The CEF Comes Home

The SS Olympic by Arthur Lismer.

The return of CEF troops aboard the SS Olympic, Halifax Harbour, Nova Scotia, by Arthur Lismer 1919. The painting well illustrates the use of the dazzle paint camouflage scheme.  The Olympic nicknamed Old Reliable transported more than 200,000 Canadian, American and British troops.

The Transports that brought them

Today while sauntering through countless images I happened upon this painting that I have always enjoyed for its subject matter and vibrant colours and interrupting angles. Arthur Lismer was an official Canadian war artist and I can only imagine what Lismer thought when encountering the abstract lines of the Olympic whose pattern – dazzle paint – was meant to make it difficult for the enemy to estimate their target’s range, speed and heading. In 2014 a vessel on the Thames was repainted in dazzle camouflage as one of many Great War Centennial pursuits. And so with this in mind I have found today a renewed interest in learning about the vessels that brought Canada’s Expeditionary Force home in 1919. I would be interested to learn of any corrections to the record below due to discrepancies in resource materials.

RMS Adriatic.

RMS Adriatic

RMS Adriatic (White Star Line)

Royal Canadian Regiment
42nd Canadian Infantry Battalion
78th Canadian Infantry Battalion
85th Canadian Infantry Battalion

It seemed the whole population of Halifax had turned out to welcome the returning troops. A dense crowd had assembled at every point of vantage on the waterfront, and as the “Adriatic” drew alongside the wharf hundreds of whistles were blown, bells pealed and bands played martial airs. (C. Beresford DSO MC, The 42nd Battalion CEF, Royal Highlanders of Canada in the Great War, 1931, page 308)

RMS Baltic

RMS Baltic

RMS Baltic (White Star Line)
15th Canadian Infantry Battalion
43rd Canadian Infantry Battalion
52nd Canadian Infantry Battalion
58th Canadian Infantry Battalion

The Baltic stole silently past Chebucto Head and into Halifax harbor…The Atlantic was washing on the shores of home…The 15th Battalion, 48th Highlanders, came home 782 strong, of which 40 were officers. Of all those who had sailed out of Gaspé with them in that autumn so long ago, only a handful were with them now. (K. Beattie, 48th Highlanders of Canada 1891 – 1928, 1932, page 403)

RMS Carmania

SS Carmania

SS Carmania (Cunard Line)
5th Canadian Infantry Battalion
7th Canadian Infantry Battalion
10th Canadian Infantry Battalion
49th Canadian Infantry Battalion
Princess Patricia’s Canadian Light Infantry
4th Canadian Mounted Rifles
5th Canadian Mounted Rifles

The following day they entrained at Liphook for Liverpool, were addressed by the Lord Mayor of Liverpool, who spoke of the new bond between the Mother country and the Dominions and wished the troops bon voyage. Together with other units of the Third Division, they went aboard the SS Carmania, which weighed anchor in the darkness of the 9th and in the early morning was leaving behind the emerald fields of Cork and Kerry on its way to Halifax. (S.G. Bennett MC, The 4th Canadian Mounted Rifles 1914-1919, 1926, page 155)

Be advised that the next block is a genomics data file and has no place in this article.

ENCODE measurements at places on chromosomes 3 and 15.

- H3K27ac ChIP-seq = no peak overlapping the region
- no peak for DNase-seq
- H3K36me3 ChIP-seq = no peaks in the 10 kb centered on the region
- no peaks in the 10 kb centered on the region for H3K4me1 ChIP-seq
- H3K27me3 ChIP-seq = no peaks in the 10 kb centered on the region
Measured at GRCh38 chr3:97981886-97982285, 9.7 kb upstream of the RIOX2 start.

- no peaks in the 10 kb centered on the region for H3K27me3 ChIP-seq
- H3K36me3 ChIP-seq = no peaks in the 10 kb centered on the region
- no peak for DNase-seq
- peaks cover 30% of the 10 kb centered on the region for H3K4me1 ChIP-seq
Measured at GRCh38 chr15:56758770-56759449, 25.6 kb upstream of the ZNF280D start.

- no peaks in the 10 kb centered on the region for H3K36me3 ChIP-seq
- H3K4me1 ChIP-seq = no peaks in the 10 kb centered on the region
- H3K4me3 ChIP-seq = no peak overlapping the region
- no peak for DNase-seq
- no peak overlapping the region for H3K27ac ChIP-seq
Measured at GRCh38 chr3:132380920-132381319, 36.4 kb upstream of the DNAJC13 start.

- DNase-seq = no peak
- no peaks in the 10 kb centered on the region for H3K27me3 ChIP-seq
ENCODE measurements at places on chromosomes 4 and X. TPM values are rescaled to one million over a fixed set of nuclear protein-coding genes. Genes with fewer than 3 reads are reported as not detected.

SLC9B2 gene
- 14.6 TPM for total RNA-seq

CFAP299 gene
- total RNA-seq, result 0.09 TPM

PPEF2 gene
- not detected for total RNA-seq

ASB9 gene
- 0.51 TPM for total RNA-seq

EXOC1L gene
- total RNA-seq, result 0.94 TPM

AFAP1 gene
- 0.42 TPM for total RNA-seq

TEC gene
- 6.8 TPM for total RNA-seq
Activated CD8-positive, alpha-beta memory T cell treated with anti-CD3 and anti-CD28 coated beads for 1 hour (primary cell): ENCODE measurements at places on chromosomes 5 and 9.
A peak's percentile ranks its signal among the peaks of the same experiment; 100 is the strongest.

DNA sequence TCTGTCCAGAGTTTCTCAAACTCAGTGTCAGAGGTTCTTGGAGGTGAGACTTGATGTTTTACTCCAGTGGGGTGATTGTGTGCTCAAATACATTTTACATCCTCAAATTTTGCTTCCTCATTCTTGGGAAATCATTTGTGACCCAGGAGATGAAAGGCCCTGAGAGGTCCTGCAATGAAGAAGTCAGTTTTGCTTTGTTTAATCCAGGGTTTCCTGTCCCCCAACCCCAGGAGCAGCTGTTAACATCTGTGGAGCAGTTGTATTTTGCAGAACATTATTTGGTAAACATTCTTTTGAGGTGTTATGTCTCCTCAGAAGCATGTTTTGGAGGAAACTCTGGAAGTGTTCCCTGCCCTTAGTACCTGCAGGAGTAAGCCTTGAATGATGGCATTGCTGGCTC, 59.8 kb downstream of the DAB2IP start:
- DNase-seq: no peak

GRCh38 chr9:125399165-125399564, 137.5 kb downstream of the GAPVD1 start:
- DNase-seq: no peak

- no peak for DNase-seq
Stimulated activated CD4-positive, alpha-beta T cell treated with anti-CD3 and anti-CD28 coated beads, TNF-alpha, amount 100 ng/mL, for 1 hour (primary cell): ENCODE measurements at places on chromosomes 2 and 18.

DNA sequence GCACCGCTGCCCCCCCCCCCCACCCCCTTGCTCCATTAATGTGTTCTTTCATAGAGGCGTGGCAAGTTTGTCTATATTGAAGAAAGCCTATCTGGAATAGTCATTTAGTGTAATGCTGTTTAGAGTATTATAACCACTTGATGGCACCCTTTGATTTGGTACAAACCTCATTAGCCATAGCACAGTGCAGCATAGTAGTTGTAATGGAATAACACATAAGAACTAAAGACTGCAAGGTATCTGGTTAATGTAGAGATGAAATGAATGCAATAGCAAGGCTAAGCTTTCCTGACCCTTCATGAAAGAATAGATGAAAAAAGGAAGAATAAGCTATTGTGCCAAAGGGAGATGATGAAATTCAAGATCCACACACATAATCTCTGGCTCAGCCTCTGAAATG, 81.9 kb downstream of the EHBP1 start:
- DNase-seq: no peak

SS Cedric

SS Cedric

SS Cedric (White Star Line)
28th Canadian Infantry Battalion
31st Canadian Infantry Battalion

With mixed feelings of joy at the prospect of going home and reluctance at leaving England, the men, in the early hours of May 19, entrained for Liverpool where the steamship Cedric awaited them. With sirens blowing and farewells from many friends who had come to see them off, the members of the Battalion embarked at 4 p.m.

On board was “Heinie,” the Russian pony, which had been the regimental mascot ever since its capture at Rosieres – smuggled aboard at Le Havre despite the protests of immigration officials, and now, after its wanderings with the Battalion on the Continent, on its way back to Canada. (H.C. Singer, History of the 31st Battalion C.E.F., 1938, page 444)

SS Caronia

SS Coronia

SS Coronia (Cunard Line)
18th Canadian Infantry Battalion
19th Canadian Infantry Battalion
20th Canadian Infantry Battalion
21st Canadian Infantry Battalion
27th Canadian Infantry Battalion

…on board the S.S. Coronia…That evening, when the ship sailed down the Mersey toward the Irish Sea, marked an almost precise anniversary of the day four years before when the Twentieth had set out from Montreal.

In the course of the voyage there were no parades, a most welcome time of leisure before resuming civilian life. All were free, more or less, to do what they pleased. Everyone enjoyed deck games and sports during the day and listened with interest and appreciation to the concerts, produced through the efforts of the Chaplain Services and the Y.M.C.A., during the evenings; that is, all enjoyed them who were not affected by the rough weather the ship encountered. (D.J. Corrigall DSO MC, The History of the Twentieth Canadian Battalion, 1935, page 305)

Empress of Britain, ca. 1910.

RMS Empress of Britain